Riccardo La Foresta

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Riccardo La Foresta is a percussionist and sound artist from Modena (Italy) whose research over the last few years aims to question the role of the drum as a percussive instrument. Resonances and vibrations generated treating the drum as an aerophone, create acoustic drones, ancestral melodies, and complex beats that drastically distance the instrument from traditional drumming. The ongoing process of his research is focused on the development of a system called Drummophone. His sound performance is a hybrid act in between the fields of sound art, improvisation, acousmatic music and drone music.

FACTS:
1: The best nap is the train nap.

2: I got burned in Ireland.

3: I turned down a big pop TV gig once. I’d do it again.

QUESTIONS:

1. What is the biggest inspiration for your music?
That electricity and the curiosity looping into my head while making music. The process itself, it’s probably a chemical thing.

2. How and when did you get into making music?
When I was 18.

3. What are 5 of your favourite albums of all time?
I get tired of things. I hope I haven’t heard yet my 5 albums of all time.

4. What do you associate with Berlin?
Music community, great summers.

5. What’s your favourite place in your town?
My studio CA.OS – when we organize parties, the vibe is great and I get to see the people that I love having fun at my place.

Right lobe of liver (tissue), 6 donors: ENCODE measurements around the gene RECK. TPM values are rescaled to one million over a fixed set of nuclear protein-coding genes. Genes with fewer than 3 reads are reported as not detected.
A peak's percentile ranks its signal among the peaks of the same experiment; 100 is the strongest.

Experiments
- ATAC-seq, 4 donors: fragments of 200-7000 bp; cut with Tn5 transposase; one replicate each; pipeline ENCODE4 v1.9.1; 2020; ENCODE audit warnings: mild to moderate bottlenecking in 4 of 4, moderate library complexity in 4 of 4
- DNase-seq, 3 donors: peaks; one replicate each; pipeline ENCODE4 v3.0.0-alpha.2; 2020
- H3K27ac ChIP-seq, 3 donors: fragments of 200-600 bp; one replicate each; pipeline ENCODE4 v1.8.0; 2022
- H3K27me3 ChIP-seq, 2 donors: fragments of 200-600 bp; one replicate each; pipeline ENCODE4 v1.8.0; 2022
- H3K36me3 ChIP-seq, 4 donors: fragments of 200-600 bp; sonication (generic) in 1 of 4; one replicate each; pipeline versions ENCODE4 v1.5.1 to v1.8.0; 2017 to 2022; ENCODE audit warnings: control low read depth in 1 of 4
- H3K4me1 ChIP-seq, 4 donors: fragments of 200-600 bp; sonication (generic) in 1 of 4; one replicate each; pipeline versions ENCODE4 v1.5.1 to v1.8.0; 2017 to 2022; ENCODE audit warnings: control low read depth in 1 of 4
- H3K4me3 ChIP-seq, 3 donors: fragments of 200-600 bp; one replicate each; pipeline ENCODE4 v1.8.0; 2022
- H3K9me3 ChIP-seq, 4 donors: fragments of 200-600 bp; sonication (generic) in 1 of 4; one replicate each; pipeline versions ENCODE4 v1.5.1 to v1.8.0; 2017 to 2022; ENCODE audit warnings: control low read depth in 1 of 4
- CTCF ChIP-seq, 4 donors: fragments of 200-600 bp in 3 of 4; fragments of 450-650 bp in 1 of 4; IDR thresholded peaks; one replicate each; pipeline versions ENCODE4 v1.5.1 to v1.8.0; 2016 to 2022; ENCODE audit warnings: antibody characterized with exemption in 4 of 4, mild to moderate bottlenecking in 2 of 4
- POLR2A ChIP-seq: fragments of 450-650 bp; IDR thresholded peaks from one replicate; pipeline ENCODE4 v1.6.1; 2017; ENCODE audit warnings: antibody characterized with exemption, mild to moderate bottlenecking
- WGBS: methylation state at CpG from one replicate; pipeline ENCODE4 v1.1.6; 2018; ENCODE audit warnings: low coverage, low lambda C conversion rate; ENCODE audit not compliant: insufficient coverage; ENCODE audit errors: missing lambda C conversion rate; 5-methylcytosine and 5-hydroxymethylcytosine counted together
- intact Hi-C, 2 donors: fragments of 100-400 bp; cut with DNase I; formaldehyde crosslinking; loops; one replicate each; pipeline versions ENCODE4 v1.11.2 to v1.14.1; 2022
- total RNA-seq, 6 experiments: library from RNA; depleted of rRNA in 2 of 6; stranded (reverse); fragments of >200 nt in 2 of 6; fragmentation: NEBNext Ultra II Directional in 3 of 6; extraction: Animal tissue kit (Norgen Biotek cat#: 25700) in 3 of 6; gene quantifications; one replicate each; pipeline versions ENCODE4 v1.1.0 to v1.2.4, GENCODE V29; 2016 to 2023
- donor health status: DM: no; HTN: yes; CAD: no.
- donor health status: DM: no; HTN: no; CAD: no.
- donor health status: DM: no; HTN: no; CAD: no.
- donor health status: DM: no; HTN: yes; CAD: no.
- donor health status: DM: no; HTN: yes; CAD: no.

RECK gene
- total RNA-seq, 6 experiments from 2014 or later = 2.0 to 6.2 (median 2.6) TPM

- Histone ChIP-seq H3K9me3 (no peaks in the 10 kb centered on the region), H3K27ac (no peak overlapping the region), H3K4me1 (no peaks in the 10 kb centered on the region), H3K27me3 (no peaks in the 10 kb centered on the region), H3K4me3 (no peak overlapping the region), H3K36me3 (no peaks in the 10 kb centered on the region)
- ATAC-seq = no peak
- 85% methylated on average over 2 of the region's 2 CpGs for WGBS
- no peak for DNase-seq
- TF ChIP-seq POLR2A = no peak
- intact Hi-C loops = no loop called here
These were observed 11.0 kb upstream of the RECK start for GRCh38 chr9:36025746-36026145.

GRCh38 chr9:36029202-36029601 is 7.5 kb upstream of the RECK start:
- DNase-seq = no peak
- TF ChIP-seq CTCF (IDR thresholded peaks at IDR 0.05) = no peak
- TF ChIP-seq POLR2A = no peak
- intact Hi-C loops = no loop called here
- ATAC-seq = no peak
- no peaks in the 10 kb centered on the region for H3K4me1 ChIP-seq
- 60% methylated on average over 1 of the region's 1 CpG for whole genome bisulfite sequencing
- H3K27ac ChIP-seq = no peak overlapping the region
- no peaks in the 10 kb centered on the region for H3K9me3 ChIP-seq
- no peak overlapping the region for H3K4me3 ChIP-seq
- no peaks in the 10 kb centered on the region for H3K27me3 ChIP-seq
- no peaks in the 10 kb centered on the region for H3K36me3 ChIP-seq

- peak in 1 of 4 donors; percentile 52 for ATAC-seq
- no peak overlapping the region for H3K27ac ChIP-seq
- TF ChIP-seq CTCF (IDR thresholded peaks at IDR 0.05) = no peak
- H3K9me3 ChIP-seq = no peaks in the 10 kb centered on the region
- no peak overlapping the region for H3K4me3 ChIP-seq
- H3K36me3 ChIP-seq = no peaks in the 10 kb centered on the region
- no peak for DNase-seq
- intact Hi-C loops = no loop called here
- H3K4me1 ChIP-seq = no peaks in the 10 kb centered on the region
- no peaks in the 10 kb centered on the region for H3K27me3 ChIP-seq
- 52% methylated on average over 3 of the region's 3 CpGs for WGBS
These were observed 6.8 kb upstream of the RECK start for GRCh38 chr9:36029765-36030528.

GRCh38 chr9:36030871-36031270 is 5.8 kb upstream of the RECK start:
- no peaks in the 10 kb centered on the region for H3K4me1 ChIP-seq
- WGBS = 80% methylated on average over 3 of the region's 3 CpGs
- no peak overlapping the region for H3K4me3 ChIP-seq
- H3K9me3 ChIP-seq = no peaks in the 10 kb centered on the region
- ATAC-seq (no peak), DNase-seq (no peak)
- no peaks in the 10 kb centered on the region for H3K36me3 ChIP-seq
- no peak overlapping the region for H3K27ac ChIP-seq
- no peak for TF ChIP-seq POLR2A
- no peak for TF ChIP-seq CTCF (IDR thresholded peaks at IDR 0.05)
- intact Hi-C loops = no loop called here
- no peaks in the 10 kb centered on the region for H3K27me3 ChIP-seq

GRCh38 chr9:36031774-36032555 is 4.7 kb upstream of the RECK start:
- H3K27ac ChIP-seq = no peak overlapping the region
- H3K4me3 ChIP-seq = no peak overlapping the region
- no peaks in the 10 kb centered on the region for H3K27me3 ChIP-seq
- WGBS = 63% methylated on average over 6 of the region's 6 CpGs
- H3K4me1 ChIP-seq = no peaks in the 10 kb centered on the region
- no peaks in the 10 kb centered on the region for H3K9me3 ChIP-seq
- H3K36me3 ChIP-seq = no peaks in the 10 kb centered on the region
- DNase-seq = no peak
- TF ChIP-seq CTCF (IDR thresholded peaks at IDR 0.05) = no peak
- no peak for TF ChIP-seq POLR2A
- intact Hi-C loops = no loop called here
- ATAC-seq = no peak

6. If there was no music in the world, what would you do instead?
I’d get bored in such a boring world.

7. What was the last record/music you bought?
Two LPs together:

Max Nauhaus, ‘Electronique et percussion’ (Cage, Bussotti, Brown, Stockhausen, Feldman)
& Okkyung Lee, ‘Yeo-Neun’.

8. Who would you most like to collaborate with?
I’d love to collaborate with someone that doesn’t speak English or Italian or any other common language that we could share.

9. What was your best gig (as performer or spectator)?
I believe my best gig as a performer for conditions, music outcome, friendship, was in 2019 at Sacrum Profanum, Krakow, with Anthony Pateras Pseudacusis.

10. How important is technology to your creative process?
It’s 50% of the work even if I work with acoustic sources and instruments.

11. Do you have siblings and how do they feel about your career/art?
I have a brother and a sister, they are not musicians. Brotherhood to me means unconditioned love, support and fight. We have the three, but I don’t know what they(actually) feel about what I do.


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